There's a standard type of trailer that Hollywood studios make for horror and suspense movies: You get one glimpse of everything being fine, then in a flash you see all hell break loose as the protagonists try to find safety. The only thing left out is whether or not they succeed. Apparently, this is what Universal Studios wanted to do for Get Out. Luckily for viewers, writer-director Jordan Peele stood his ground and convinced them not to reveal one very important plot twist. (Spoiler alert, if you still haven't seen the movie since it came out in February.)
"I think there are all sorts of reasons why you might give away certain plot points to entice an audience,” Peele told Entertainment Weekly for a feature that dissects this particular scene in Get Out. "I had done so much work to protect that twist — we all had — that I would lay down on my sword for that twist."
The scene in question is when Chris Washington (Daniel Kaluuya) is searching with Rose (Allison Williams) for the keys to her car so they can escape the house. The trailer for the movie does show part of this scene: After experiencing a growing sense of dread of what goes on in Rose's hometown, we do learn that a series of young Black men have gone missing there. We also see that her parents can control everyone, including Chris, through hypnosis. But the trailer leaves us believing that Rose is naive to the sinister goings-on in the house.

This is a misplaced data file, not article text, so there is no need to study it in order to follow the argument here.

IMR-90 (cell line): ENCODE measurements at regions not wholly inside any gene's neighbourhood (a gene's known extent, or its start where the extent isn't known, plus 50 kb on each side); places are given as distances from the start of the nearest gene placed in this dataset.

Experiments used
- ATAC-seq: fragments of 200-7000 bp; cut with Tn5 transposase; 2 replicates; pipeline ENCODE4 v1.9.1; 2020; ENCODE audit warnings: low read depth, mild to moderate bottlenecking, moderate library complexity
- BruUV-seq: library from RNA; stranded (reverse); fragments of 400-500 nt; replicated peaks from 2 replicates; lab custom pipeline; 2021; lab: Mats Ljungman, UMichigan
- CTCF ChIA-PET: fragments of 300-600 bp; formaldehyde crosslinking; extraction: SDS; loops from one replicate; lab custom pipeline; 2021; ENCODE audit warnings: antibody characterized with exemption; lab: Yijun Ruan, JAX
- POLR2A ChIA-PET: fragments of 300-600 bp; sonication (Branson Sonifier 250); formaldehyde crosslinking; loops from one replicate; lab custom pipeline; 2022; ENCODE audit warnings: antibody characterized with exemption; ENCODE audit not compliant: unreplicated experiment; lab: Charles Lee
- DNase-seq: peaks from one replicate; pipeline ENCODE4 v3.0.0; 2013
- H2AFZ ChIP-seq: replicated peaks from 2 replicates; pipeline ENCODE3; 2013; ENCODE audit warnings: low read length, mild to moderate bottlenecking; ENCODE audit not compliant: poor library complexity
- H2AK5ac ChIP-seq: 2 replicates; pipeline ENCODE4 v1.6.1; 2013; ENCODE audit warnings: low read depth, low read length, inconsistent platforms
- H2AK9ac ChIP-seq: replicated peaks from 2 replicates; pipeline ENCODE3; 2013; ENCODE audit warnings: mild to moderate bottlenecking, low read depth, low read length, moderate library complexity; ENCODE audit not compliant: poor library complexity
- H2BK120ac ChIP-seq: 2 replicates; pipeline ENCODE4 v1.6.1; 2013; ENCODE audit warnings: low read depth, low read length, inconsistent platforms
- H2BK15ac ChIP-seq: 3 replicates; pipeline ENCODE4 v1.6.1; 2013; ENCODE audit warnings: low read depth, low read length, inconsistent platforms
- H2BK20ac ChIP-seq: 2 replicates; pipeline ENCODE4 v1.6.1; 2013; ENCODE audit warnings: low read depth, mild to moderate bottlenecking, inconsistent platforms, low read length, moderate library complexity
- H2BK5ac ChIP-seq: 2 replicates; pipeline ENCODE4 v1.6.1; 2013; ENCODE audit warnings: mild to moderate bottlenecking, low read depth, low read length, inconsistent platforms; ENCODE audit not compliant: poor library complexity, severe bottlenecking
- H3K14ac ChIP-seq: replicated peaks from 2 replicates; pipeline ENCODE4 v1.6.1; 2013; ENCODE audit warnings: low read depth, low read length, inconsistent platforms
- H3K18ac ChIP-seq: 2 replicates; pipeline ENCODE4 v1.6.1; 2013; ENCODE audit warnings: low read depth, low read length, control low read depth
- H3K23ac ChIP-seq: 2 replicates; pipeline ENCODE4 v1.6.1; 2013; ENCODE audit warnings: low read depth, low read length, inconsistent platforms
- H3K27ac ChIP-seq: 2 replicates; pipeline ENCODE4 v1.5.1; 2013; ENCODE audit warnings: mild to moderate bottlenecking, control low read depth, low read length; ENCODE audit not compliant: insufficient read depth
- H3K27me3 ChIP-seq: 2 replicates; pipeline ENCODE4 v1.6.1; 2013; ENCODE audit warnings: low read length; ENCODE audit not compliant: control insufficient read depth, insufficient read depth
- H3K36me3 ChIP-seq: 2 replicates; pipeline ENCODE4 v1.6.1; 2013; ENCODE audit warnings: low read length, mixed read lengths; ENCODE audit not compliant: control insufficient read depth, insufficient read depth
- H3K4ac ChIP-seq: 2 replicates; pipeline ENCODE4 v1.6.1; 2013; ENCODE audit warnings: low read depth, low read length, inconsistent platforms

At the beginning of this scene, though Chris has seen photos of Rose's other Black boyfriends, he's still doubting her role in the plot. Then she pulls out the keys and says, "You know I can’t give you the keys, right babe?”
Producer Jason Blum told The Hollywood Reporter that he and the studio originally wanted to show Williams dangling the keys. This would have ruined Peele's whole setup.
"Allison and I knew that if we played the movie right that would be a huge moment and it would be the moment where we meet the real Rose for the first time," Peele told EW. "And I think that’s what’s so chilling about her performance is that the real Rose in the matter of a line communicates that she has no remorse, has no love for this person, and even with the way she sort of waves at him and says, ‘babe,’ that there is a disdain for this character she’s been sleeping with and pretending to be in love with."
Peele wanted Get Out to succeed through word-of-mouth, with fans refusing to spoil the plot for their friends as they urged them to see the movie. If he hadn't convinced Universal of this plan, who knows if all these months later we would still be talking about it as one of the best films of the year?